Former Bells officer sentenced for filming up a women's skirts
A former Bells police officer was sentenced Wednesday to two years in state jail on three counts of improper photo of visual recording without consent.
Scott Kilmer, 57, pleaded guilty to the charges in January 2020, but the offenses happened in 2016-2017.
The case that ended Wednesday started when Kilmer, who at that time was an officer with the Bells Police Department, was arrested on for possession of an improper photo or visual recording without consent — a state jail felony.
Kilmer almost immediately resigned from his job where he had worked for nearly four years.
The incident report from Kilmer's arrest said that at about 10:30 p.m. on a Saturday, the Grayson County Sheriff’s Office received a call reporting a possible offense at a wedding taking place in the 14000 block of FM 121 just outside of Van Alstyne. Deputies responded to the scene, and the complainant informed them of a person videoing a woman from underneath her dress.
In the 59th State District Court, Keagan Gregory testified he was at the wedding with his then girlfriend, and he noticed Kilmer, a security guard at the wedding, standing very close behind the girlfriend with his foot between her legs.
Gregory said he thought it was a little bit odd, but the man was a police officer so Gregory walked away. But then Gregory looked back and noticed that his girlfriend was standing there talking to Kilmer.
The girlfriend now wife, Dana Lane, testified that she had talked to Kilmer about the King Cake they were serving at the wedding. Gregory and Lane testified that they later saw Kilmer over in a corner looking at the screen of an electronic device.
Gregory talked to some friends at the wedding about what they saw.
Then when the bride and groom started to leave the wedding everyone was lined up to watch them go and Gregory saw Kilmer going down the line of women sticking his foot in between their legs as they had their backs turned to him.
Gregory and other guests at the wedding stopped Kilmer and asked him about the device on his shoe. Kilmer went to his car while the police were called.
Both Gregory and Lane told Assistant Grayson County District Attorney Matt Rolston they think Kilmer should go to jail for what he did. The crimes he pleaded guilty to have a sentence that ranges from probation to two years in state jail.
“I would feel more comfortable if he were behind bars,” Lane said.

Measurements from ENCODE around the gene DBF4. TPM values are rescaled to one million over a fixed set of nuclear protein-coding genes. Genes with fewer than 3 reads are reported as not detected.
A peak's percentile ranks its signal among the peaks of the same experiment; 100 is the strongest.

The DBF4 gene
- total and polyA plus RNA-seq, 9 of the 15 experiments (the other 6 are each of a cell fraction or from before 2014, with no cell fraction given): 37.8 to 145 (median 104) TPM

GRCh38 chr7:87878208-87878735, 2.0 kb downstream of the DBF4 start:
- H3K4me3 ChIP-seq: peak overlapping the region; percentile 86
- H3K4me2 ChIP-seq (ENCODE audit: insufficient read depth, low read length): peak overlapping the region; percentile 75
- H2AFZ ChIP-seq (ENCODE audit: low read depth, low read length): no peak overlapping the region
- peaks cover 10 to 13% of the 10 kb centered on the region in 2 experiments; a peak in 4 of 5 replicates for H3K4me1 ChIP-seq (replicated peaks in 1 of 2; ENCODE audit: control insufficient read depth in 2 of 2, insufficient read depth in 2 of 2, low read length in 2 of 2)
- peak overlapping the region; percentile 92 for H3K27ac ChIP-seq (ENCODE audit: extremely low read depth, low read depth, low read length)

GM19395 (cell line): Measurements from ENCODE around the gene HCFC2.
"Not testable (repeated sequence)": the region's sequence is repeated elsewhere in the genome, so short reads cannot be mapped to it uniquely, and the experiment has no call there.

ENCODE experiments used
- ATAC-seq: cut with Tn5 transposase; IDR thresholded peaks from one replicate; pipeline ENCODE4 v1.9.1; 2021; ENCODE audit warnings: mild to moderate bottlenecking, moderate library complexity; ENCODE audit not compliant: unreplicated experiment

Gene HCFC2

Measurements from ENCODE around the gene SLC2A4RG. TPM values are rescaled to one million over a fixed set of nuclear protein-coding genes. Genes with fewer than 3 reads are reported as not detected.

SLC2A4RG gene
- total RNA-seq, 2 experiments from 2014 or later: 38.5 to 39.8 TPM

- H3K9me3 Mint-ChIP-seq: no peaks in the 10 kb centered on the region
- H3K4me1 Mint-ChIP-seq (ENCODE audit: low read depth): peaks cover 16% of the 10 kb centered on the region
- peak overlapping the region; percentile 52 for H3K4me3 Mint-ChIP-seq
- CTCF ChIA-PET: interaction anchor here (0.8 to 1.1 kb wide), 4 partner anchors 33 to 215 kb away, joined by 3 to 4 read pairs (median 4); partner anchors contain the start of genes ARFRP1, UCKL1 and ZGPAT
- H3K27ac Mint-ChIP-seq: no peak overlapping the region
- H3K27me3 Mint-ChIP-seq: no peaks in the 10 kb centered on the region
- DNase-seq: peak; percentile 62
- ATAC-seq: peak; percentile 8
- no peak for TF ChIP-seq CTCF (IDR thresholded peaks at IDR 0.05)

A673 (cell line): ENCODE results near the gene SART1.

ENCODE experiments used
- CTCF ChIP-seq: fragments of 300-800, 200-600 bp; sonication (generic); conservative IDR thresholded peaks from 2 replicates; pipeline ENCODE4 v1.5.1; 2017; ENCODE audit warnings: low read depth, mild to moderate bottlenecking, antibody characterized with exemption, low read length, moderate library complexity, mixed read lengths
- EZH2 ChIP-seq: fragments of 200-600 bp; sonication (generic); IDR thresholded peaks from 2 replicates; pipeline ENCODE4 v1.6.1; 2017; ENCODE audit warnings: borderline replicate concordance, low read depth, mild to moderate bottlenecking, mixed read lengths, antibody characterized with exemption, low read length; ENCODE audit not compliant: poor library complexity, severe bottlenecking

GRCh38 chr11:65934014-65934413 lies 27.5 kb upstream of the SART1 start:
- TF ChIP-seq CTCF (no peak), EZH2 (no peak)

Lane explained that what happened changed her perception of police officers for a while though she now tries to remember that there are good and bad people in all lines of work.
Another guest at the wedding said he discovered that Kilmer had taken similar shots up the dresses of his two daughters, ages nine and six at the time. The father said it was very distressing that they had been treated that way by a police officer because he had tried to teach his children that they could trust police officers.
Kilmer’s attorney, Marcus Olds asked each witness if they had any reason to believe that any of the photos ended up online. Each said they didn’t think that had happened and the defense attorney suggested that must be a relief for them.
Grayson County District Attorney Investigator Issac Bates said a search warrant served at Kilmer’s home turned up 1,600 clips similar to the ones shot at the Van Alstyne wedding. Some were on an external hard drive.
Bates couldn’t tell a lot about the women photographed except they mostly seemed to be at formal events. Dates on some of those photos led him to believe that they were all taken within a year and a half of the Van Alstyne wedding.
While all of the prosecution witnesses argued for District Judge Larry Phillips to throw the book at Kilmer, defense witnesses pointed out a different side to Kilmer.
His wife said he was 48 when he left his truck driving career to follow his life-long goal of working in law enforcement. She said her husband, who had trained K-9s, always loved dogs and really enjoyed combining the two passions.
Problems began when he started taking pain medications for his back which seemed to hurt all of the time, she said. His work with the K-9s meant he got called out at all hours of the night to help other agencies. He took the pain meds on his days off to get to rest.
His arrest on the photography charge she said shook her to the bone. After he was out of jail on those charges, they went to the doctor and found out he had cancer for the second time in his life. The pain in his back was from a tumor pressing on the nerves in his back. He went through chemotherapy, and she said "it was the worst thing I have ever seen. All of his hair fell out. He was really confused."
A doctor then told them he had early onset dementia.
She told Rolston the court hearing this week was the first time she had ever heard that he had taken inappropriate photographs of children and that he never would have done those things if weren't for the medication he was taking.
Others testified that after he was feeling better, he set about to help in his community. His wife said he mowed the grass at church and took care of the things that neighbors needed doing but couldn't do themselves.
Sharon Johns said Kilmer visits her home regularly to help with the "honey dos" her husband can't handle anymore due to his Parkinson's disease. But more than the help with the chores, she said, Kilmer's honesty about the turn his life has taken and the way he spends time just hanging out with her husband makes him know he is still important despite his illness.
Of the charges, including those involving children she said she knew nothing about before Tuesday, Johns said, "he had a lapse in judgment." She added that since then, he has been very repentant and says he is very sorry for what he did.